Online Mind Mapping and Brainstorming

Create your own awesome maps

Online Mind Mapping and Brainstorming

Even on the go

with our free apps for iPhone, iPad and Android

Get Started

Already have an account? Log In

Mental Capacity Act 2005 by Mind Map: Mental Capacity Act 2005
0.0 stars - reviews range from 0 to 5

Mental Capacity Act 2005


Full text


Explanatory Notes

A new Court of Protection

to make new substitute decision-makers ('deputies').

The Act replaces all of Part 7 of the MHA 1983

Replaces all of the Enduring Powers of Attorney Act 1985

new statutory scheme for "lasting" powers of attorney which may extend to personal welfare (including health care) matters

Checklist for determining best interests

Liability for actions in connection with care of persons without capacity

sets out rules about advance decisions to refuse medical treatment

new safeguards controlling many types of research involving people who lack capacity.

Key features

Part 1 People who lack capacity


Preliminary, People who lack capacity, Inability to make decisions, Best interests, Acts in connection with care or treatment, Section 5 acts: limitations, Payment for necessary goods and services, Expenditure

Lasting powers of attorney

General powers of the court and appointment of deputies

Powers of the court in relation to lasting powers of attorney

Advance decisions to refuse treatment

Excluded decisions


Independent mental capacity advocate service

Miscellaneous and supplementary, codes of practice

Part 2 Court of Protection and the Public Guardian

The Court of Protection

Supplementary powers

Practice and Procedure

Fees and Costs

The Public Guardian

Court of protection visitors

Part 3 Miscellaneous and General

Section 1: The principles

persons assumed to have capacity unless it is established that there is a lack of capacity

person not to be treated as unable to make a decision unless all practicable steps to help him to do so have been taken without success.

person is not to be treated as unable to make a decision merely because he makes an unwise decision.

An act done, or decision made, under this Act for or on behalf of a person who lacks capacity must be done, or made, in his best interests.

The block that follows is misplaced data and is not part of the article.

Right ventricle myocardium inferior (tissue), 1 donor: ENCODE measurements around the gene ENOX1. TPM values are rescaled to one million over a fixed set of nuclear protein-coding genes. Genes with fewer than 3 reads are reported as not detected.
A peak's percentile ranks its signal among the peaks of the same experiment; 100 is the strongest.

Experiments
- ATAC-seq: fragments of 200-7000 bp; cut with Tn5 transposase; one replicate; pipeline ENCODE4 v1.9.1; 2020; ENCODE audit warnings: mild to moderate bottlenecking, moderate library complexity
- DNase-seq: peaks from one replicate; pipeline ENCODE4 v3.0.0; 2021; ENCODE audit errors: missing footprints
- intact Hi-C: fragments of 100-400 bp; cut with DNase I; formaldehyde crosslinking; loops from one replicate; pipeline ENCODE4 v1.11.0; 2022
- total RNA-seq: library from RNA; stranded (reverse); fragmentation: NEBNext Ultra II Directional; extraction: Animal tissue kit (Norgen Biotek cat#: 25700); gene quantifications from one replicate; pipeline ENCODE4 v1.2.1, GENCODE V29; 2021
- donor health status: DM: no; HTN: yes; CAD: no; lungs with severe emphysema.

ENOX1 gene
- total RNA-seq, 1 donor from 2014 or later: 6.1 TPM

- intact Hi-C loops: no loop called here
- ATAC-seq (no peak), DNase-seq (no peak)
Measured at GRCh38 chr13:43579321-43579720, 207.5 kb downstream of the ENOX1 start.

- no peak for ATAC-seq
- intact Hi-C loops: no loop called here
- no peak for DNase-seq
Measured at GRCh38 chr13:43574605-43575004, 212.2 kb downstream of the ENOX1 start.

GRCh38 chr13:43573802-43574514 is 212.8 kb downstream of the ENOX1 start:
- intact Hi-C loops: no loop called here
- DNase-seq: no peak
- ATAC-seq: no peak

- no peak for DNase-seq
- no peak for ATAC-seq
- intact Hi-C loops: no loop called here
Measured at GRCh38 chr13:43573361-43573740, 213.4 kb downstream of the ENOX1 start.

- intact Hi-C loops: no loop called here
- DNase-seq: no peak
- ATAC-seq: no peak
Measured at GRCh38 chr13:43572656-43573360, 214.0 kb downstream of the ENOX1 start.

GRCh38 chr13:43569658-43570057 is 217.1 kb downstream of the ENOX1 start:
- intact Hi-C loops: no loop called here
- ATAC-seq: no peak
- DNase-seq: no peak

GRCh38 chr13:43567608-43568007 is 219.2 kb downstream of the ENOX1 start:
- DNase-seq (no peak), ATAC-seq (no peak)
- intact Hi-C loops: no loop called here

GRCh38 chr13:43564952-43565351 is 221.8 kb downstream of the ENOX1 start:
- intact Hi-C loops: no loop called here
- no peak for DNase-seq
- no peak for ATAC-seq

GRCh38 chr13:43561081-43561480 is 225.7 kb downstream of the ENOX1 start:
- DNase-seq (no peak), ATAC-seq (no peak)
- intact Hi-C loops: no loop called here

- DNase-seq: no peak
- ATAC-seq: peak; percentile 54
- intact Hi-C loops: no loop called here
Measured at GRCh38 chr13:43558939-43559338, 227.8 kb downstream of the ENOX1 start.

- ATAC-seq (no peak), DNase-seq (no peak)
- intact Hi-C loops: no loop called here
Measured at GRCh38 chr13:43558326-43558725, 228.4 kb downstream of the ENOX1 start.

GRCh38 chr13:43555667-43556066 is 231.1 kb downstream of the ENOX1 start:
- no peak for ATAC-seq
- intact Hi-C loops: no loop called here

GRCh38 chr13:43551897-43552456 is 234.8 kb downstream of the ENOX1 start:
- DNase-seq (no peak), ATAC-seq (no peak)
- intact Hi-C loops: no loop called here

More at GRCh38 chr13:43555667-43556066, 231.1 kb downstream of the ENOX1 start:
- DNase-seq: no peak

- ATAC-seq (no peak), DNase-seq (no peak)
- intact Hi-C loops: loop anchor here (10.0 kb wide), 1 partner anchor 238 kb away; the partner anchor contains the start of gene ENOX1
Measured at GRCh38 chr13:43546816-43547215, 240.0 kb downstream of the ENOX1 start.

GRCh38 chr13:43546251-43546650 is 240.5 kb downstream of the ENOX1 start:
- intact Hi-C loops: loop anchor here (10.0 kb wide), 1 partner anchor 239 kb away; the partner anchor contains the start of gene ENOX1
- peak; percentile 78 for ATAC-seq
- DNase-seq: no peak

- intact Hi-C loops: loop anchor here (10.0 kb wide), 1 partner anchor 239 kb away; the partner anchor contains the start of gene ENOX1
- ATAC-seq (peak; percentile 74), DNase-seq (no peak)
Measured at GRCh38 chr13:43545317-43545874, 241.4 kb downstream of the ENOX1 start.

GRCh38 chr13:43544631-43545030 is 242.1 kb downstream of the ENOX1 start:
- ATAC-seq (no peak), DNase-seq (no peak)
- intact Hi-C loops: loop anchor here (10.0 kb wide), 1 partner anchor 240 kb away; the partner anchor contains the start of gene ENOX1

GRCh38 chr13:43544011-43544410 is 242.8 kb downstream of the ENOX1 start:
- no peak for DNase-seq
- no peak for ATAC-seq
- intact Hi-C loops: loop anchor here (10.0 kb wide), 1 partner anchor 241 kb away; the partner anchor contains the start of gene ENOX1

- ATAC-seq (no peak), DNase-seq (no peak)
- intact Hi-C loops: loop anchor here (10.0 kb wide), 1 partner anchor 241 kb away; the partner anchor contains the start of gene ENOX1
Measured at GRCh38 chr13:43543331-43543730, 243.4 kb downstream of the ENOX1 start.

Before the act is done, or the decision is made, regard must be had to whether the purpose for which it is needed can be as effectively achieved in a way that is less restrictive of the person's rights and freedom of action.

Section 2: People who lack capacity

Section 3: Inability to make decisions

Inability if unable -

[3(1)a] to understand the information relevant to the decision

[3(1)b] to retain that information

[3(1)c] to use or weigh that information as part of the process of making the decision, or

[3(1)d] to communicate his decision by any means

Ability to understand

[3(2)] will exist if person can understand the information relevant to a decision if it is presented in a way that is appropriate to circumstances


[3(3)] - retaining relevant information for a short period does not negate person being regarded as capable of the decision

Section 4. Best Interests

Must consider

S 4(3), (a)whether it is likely that the person will at some time have capacity in relation to the matter in question, and, (b) if it appears likely that he will, when that is likely to be.

S4(6), (a) the person's past and present wishes and feelings (and, in particular, any relevant written statement made by him when he had capacity),, (b) the beliefs and values that would be likely to influence his decision if he had capacity, and, (c) the other factors that he would be likely to consider if he were able to do so.

Take into account

(a) anyone named by the person as someone to be consulted on the matter in question or on matters of that kind,

(b) anyone engaged in caring for the person or interested in his welfare,

(c) any donee of a lasting power of attorney granted by the person, and

(d) any deputy appointed for the person by the court,

S4(4)Must act

so far as reasonably practicable, permit and encourage the person to participate, or to improve his ability to participate, as fully as possible in any act done for him and any decision affecting him.

S4(5) Prohibition

Where the determination relates to life-sustaining treatment he must not, in considering whether the treatment is in the best interests of the person concerned, be motivated by a desire to bring about his death.

Section 9 - 14: Lasting Powers of Attorney

Clear statutory procedures for donor and donee

Powers may be granted to one or more legal persons

S 11- Clear statement of restrictions

S12 Gifts

S13 - Revocation

S14 - Protections for donee and others